Before you reach for that "brain-boosting" supplement on the store shelf, consider this: It's unlikely to be helpful, and in some cases it could actually be harmful.
Limited data is available on the effects of brain health supplements, according to a report from an independent group of experts. The report explained that not many of these supplements have been subjected to thorough research, and evidence hasn't conclusively shown that a supplement can enhance brain function or prevent or reverse Alzheimer's disease or other causes of dementia. All in all, the report called these supplements "likely a waste of money."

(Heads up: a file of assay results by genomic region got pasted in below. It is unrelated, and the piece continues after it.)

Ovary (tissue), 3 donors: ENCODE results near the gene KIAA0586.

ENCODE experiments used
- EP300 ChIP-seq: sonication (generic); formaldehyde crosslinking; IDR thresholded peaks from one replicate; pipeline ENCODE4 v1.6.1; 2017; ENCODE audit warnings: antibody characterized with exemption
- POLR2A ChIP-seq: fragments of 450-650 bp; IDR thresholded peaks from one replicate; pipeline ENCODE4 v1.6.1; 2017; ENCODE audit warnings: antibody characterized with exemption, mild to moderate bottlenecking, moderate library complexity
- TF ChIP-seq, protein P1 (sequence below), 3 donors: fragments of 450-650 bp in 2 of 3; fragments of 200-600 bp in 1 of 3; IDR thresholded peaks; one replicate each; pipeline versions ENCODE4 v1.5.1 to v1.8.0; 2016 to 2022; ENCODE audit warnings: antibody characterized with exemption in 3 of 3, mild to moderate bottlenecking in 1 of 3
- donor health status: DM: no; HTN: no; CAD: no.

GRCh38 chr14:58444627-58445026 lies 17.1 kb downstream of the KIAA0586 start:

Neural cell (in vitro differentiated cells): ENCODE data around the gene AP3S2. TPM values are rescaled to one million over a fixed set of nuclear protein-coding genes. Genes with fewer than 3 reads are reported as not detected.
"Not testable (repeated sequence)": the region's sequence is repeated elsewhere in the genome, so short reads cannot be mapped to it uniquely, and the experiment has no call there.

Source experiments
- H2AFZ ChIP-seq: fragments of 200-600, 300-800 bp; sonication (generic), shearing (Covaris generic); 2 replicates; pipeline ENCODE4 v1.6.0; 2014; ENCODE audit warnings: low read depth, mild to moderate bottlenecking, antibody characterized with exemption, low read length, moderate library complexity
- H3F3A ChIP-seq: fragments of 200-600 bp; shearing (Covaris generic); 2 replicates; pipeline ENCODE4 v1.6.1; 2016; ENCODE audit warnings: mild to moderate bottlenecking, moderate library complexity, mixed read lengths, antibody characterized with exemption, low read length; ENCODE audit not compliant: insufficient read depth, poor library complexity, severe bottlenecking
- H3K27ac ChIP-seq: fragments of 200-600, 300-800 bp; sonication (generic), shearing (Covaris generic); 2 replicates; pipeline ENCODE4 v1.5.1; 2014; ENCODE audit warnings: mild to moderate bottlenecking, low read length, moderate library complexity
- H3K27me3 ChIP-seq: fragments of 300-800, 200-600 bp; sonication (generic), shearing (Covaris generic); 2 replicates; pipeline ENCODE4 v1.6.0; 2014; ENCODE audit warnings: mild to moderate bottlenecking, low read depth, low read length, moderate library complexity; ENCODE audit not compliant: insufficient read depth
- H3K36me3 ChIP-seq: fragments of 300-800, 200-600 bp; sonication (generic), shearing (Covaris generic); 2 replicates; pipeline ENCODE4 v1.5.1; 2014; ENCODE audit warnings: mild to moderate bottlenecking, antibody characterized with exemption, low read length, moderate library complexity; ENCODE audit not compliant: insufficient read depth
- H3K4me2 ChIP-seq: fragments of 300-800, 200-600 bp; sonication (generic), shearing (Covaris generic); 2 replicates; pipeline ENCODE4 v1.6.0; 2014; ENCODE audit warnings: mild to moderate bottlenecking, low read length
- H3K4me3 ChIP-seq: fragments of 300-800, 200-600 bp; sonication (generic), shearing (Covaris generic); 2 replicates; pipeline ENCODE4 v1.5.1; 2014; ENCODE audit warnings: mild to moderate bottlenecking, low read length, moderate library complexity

The only noted exception was people who are deficient in certain nutrients, such as vitamin B-12 or thiamine. Deficiency of either can lead to nerve problems, confusion and forgetfulness. Those with B-12 deficiency may require B-12 supplementation or injections.
In addition, supplements are not always safe. A recent study in the journal Neurology Clinical Practice tested eight supplements claimed to improve brain function. All contained pharmaceutical drugs not approved by the Food and Drug Administration (FDA), sometimes in high doses or in combination. Some of these drugs were listed on the label — others were not — and could potentially make users quite ill or interfere with prescribed medications.
A better brain-health strategy is to manage health conditions such as diabetes and obesity, exercise regularly, stay mentally active and socially engaged, and prioritize adequate sleep. In addition, eat a healthy, mostly plant-based diet with lean protein sources....
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